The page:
Discussion in 'General Cycling Discussions' started by Alfa GT, 9 Feb 2018.
Don't leave it in town?
Simple answer is chop the hands off the next bike thief convicted and the gonads off the next!
However that's never going to happen. So you can paint your nice new bike in tar, secure with a D lock, a chain lock and 25 000V of electricity or park it somewhere more secure.
Removable pedals ?
There are far more better deterrents than scuffing your nice new bikes frame.
Alarmed D locks & cable locks are a start. No one wants to Bother with something that looks Thick & Heavy as a lock, and when they try and move the bike or unfasten something the alarm lock screams its head off !
no option but to leave it in town unfortuantely. It won't fit in my pocket and I need it to get to work.
Get a folder, keep by your desk?
Is there anywhere in Cambridge that is more secure? Outside a police station or somewhere with a lot of foot traffic? Maybe pay secure parking?
I do have a coffee shop near where I would plan to leave it so that seems like a great option as well as a beasty lock and perhaps some sort of mercenary with a sword
I had a chat with a woman with a pink bike recently. She was told that a pink paint job is a great thief deterrent as most bike thieves are young (late teens) and male...get a pink bike instead All her families' bikes had got stolen,,,her pink roadbike, the most valuable, remained untouched
Yeah did think about that but my work mate has a Brompton that admittedly very nice to ride but I just don't like them... and I might have taken the mick to much to be able to get one myself!
Doesn't have to be a Brompton, there are other folders
Seriously, just take the front wheel to work with you. Make sure the rest is secured with a beasty lock (a small one that won't fit a bottle jack so easily)
They may well do that, but if they're malicious scum, not before smashing up your nice bike as "punishment" for you depriving them of being able to steal it. Where I live anything nice will either get nicked, or if it can't be nicked it will get vandalised instead. The only way you can be fairly sure that your bike will not get either stolen or smashed up is to use a shabby-looking disposable hack bike for town use that's worth less than the D-lock you use to secure it. It's all very well to say insure it, but having to insure a bike increases the cost of cycling and if you make too many claims for thefts, your premiums are going to get steep. Keep your nice bike for rides where you don't leave it unattended, and have a cheap rat bike for everything else, so that if it does go missing, all you're out of pocket is the cost of a round of drinks, not serious money.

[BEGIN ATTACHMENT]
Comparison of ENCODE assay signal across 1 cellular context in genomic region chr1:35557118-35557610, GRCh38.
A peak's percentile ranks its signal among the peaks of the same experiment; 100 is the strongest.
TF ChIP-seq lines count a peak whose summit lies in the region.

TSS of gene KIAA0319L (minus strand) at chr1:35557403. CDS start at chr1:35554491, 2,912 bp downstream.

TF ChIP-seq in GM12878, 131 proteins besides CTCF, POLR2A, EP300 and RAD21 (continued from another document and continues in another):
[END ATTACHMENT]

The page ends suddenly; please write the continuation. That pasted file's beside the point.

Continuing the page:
If you are really concerned about such things happening, don't get a really nice bike. Or just get one, and don't worry about every possible eventuality, as most will never come to pass.
Yep that does seem to be the key... have a bike so cheap it's invisible. I have messaged a guy on ebay about a bike that is as such:
He only wants 20 quid for it so maybe that's the answer. For 20 quid I could make it look so nasty that I won't even want to ride it
Even cheap bikes get nicked though, don't be under false pretenses. Most stolen bikes get flipped for a tenner in the back rooms of shady pubs. Rarely bikes are stolen by professional gangland outfits seeking high value race bikes for the chopshops. If you are leaving it in insecure places, just get something you won't be so fussy about. Save the nice bikes for well planned point to point secure locations only. Cheap but functional bikes are perfect for the self-insurance strategy.
Spend no more than a few hundred quid, then put £10-20 away in a dedicated savings account each month. If your bike gets nicked, buy a new beater, if it doesn't you win and get to keep your savings. Rinse repeat. Insurance is really a scam for skimming savings off the plebeians who don't know how to save, or are buying things they can't afford to replace outright . The are of course folk on these here boards who will shriek loudly that they are entitled to buy expensive bikes and insure them, which of course they are. Doesn't make it the cheapest way to get about by bike though. So if you are worried about costs, and theft/vandalism, this strategy should work perfect for you. With a bit of luck, you'll have a nice stash of cash to spend on new bike to boot after a year or two.
Ever thought about moving (I’m sure @odav can recommend nice bits of Liverpool which will probably be cheaper than even the least nice part of London where you appear to reside)
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